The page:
Kill Your Electronic Mail

E-mail has really changed the face of work in the past generation. Time was that to talk to anyone about work you had to pick up a phone and chat with them or drive over to them and chat face to face. There are numerous advantages to handling business this way. You get a sense of who you’re working with, you can ensure your ideas are communicated properly, you get an instant response.

But for sheer work volume, it’s pretty hard to beat e-mail. It saves on the paper that endless memos require, and it allows you to communicate very cheaply and very quickly with people anywhere in the world. The impact e-mail has on productivity is low as well. The receiver can take this e-mail whenever they see fit and deal with the issue when it suits their schedule the best.

Oh. Did I say the impact e-mail has on productivity is low? Maybe in a lab environment.

Out in the field, e-mail is decimating the workforce. In some areas, e-mail has virtually (pun!) taken the place of all other forms of communication. Instead of e-mail being a waiting ticket that should be dealt with as time allows, it’s dealt with instantly. It pops into your inbox and a little notification dings and you click and you deal with it right then and there. Sometimes, this is a great way to get things done. Getting on top of requests the moment them come to you can be an excellent way to keep your inbox down and your responses rapid. There are entire fields where this is the entire point (tech support, for example).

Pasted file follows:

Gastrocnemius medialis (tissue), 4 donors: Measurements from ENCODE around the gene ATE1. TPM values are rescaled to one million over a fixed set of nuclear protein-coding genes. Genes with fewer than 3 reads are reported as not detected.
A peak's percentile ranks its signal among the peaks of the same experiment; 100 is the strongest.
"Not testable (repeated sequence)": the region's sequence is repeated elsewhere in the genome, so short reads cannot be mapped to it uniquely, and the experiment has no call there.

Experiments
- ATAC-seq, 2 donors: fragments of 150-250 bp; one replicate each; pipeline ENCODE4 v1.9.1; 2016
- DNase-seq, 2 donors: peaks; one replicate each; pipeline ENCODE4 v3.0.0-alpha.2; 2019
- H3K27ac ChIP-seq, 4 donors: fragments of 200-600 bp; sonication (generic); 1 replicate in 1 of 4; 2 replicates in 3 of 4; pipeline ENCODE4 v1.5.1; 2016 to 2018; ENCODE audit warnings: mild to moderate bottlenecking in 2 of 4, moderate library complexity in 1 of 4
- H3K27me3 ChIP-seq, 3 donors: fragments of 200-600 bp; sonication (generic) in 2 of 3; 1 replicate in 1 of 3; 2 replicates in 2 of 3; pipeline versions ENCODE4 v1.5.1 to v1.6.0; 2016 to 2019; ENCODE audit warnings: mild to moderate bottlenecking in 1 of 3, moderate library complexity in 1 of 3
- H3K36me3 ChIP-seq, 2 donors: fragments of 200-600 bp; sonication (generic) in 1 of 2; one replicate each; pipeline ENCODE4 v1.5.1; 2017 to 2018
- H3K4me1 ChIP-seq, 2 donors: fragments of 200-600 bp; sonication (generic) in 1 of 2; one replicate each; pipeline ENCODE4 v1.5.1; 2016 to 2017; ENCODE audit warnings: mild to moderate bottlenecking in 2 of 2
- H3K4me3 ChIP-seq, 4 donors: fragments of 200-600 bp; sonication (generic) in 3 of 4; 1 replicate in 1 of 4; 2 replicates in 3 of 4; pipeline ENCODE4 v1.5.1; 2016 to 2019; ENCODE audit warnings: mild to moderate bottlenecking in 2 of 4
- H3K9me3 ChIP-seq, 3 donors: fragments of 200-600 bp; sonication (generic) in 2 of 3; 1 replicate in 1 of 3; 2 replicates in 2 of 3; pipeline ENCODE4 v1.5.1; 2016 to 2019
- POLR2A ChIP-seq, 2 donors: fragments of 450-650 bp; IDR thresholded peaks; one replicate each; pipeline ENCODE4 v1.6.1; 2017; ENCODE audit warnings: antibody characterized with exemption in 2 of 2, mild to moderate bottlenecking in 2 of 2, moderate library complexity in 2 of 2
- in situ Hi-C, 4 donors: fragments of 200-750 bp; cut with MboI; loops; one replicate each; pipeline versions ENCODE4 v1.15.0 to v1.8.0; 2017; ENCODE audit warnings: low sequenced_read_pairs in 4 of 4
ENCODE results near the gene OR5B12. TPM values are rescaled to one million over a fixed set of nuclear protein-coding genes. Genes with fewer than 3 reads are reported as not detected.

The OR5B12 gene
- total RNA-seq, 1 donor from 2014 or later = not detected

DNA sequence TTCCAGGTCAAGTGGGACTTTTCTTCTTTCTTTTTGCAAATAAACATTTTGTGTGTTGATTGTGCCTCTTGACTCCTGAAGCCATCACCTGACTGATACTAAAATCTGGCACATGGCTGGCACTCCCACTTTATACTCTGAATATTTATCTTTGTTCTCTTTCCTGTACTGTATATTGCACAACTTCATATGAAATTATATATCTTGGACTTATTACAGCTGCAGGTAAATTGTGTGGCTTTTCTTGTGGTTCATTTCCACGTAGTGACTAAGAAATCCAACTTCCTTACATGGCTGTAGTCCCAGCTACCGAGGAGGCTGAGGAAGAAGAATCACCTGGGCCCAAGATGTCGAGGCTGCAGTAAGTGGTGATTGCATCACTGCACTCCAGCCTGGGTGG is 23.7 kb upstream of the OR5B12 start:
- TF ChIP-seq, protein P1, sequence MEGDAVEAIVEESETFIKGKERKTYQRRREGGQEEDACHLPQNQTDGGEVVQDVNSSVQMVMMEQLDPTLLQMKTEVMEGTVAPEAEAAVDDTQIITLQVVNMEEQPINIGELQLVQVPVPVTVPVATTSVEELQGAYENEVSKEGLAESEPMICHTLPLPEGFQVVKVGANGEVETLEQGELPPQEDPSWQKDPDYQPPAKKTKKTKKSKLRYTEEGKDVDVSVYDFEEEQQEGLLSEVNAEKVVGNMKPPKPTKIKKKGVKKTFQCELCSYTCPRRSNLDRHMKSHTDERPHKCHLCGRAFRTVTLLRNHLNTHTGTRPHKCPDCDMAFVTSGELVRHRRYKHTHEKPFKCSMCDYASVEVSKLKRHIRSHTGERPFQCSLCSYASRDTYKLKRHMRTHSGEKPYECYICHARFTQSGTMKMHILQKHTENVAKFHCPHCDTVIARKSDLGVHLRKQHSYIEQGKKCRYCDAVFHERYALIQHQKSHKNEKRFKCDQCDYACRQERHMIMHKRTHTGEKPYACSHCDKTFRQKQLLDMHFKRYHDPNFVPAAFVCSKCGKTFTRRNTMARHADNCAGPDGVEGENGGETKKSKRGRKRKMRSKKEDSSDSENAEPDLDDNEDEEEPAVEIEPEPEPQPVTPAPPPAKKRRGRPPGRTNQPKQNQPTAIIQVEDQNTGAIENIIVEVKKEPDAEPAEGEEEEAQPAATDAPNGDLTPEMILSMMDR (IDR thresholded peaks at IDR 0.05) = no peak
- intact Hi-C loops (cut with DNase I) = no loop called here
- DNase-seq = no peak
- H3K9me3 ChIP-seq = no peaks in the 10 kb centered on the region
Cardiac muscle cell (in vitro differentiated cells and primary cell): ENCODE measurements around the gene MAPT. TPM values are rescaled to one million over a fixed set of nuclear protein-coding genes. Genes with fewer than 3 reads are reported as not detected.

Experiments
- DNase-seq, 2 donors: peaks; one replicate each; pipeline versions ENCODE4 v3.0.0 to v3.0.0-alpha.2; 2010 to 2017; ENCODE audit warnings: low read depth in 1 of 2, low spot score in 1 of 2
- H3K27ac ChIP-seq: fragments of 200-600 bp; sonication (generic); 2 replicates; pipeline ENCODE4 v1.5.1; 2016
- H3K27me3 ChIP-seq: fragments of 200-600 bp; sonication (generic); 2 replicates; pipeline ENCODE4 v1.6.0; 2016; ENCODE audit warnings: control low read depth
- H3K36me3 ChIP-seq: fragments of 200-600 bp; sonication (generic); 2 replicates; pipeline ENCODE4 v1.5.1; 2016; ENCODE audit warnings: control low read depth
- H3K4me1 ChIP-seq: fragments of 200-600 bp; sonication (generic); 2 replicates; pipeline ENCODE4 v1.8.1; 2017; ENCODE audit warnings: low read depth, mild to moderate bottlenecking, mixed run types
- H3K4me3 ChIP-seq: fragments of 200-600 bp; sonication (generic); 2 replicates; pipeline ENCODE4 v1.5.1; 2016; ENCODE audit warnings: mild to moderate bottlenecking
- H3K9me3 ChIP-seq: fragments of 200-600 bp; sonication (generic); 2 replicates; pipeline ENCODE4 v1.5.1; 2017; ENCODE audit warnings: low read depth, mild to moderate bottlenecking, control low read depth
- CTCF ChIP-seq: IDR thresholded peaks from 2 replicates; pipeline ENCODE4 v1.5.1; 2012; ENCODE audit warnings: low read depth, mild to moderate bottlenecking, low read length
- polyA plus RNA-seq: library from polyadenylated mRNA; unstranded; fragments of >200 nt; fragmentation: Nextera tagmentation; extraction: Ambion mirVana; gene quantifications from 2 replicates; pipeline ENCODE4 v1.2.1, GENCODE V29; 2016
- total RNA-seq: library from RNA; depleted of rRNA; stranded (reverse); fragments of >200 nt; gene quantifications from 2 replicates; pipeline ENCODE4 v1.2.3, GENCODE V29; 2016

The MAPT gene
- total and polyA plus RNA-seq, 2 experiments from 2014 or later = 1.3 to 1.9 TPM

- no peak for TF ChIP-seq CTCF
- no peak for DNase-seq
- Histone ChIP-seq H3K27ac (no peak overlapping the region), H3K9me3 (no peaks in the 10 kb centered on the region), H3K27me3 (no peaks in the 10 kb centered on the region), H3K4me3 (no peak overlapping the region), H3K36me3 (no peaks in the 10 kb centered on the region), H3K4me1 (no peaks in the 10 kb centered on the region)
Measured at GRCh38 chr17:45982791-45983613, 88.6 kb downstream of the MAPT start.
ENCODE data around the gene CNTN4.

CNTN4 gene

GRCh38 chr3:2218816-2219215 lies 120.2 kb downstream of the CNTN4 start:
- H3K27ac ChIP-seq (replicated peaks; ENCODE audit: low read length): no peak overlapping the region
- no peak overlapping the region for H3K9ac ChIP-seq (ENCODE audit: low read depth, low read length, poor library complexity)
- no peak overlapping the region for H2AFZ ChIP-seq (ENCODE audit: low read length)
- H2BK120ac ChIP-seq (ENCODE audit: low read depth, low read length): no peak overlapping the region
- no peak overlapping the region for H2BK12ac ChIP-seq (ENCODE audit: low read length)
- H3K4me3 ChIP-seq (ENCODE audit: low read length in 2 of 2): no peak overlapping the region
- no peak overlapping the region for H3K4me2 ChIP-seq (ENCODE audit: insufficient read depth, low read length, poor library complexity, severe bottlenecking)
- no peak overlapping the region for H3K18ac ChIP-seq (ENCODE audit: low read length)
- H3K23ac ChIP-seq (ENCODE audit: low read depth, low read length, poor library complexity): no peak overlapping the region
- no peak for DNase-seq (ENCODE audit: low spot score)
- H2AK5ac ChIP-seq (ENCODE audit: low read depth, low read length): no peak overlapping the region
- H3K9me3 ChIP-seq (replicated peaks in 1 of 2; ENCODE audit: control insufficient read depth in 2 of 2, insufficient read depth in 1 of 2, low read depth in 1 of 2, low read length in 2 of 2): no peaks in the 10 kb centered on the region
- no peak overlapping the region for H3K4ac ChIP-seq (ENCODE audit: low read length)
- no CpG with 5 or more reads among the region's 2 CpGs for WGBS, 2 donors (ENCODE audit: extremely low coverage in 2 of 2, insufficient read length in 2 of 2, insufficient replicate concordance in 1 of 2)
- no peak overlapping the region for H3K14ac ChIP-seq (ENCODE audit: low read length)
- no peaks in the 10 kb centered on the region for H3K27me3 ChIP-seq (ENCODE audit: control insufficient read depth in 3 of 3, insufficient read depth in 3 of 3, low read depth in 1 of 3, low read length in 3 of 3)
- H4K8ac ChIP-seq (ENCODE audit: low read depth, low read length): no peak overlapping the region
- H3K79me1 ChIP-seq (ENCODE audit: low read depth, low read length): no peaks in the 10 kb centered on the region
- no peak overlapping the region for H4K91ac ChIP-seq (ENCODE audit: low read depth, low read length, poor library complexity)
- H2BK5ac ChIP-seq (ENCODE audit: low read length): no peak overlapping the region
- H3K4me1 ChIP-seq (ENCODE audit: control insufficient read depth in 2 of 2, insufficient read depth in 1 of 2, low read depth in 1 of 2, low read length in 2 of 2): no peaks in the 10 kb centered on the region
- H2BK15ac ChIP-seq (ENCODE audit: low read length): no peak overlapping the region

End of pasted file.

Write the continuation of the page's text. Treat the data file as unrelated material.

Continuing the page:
There comes a point where this is not sustainable, however, for many positions. Looking back to my first blog entry on why multitasking is evil, I’d have to say that e-mail is the chief perpetrator of crimes against your productivity. Every time you’re in the middle of a task and you stop to check an e-mail and respond to it, you have broken your efficiency. The time needed to focus and then refocus on a task is not insignificant. While it may feel like you’re getting a lot done by answering e-mails while you’re working on the layout for that weekly newsletter, each time you come back to that newsletter it may take you a minute or two to get back to the point you were before, and certainly longer than that to get into whatever creative or productive groove you were in before.

“But I answered so many e-mails at the same time! I was productive!” Right. You did. But each of those e-mails would have taken you the exact same amount of time if you had waited an hour or two once your original task was done. The newsletter, though? That now took an extra 30 minutes, and maybe it has spelling mistakes or some flawed design because you weren’t focused on it completely. And that hit in productivity is only looking at the workplace in a vaccum where all you have that can jump up and hijack your day is an e-mail. In the real world you’ve got phone calls and walk-ins and the internet and text messages and IMs from co-workers and who knows what else.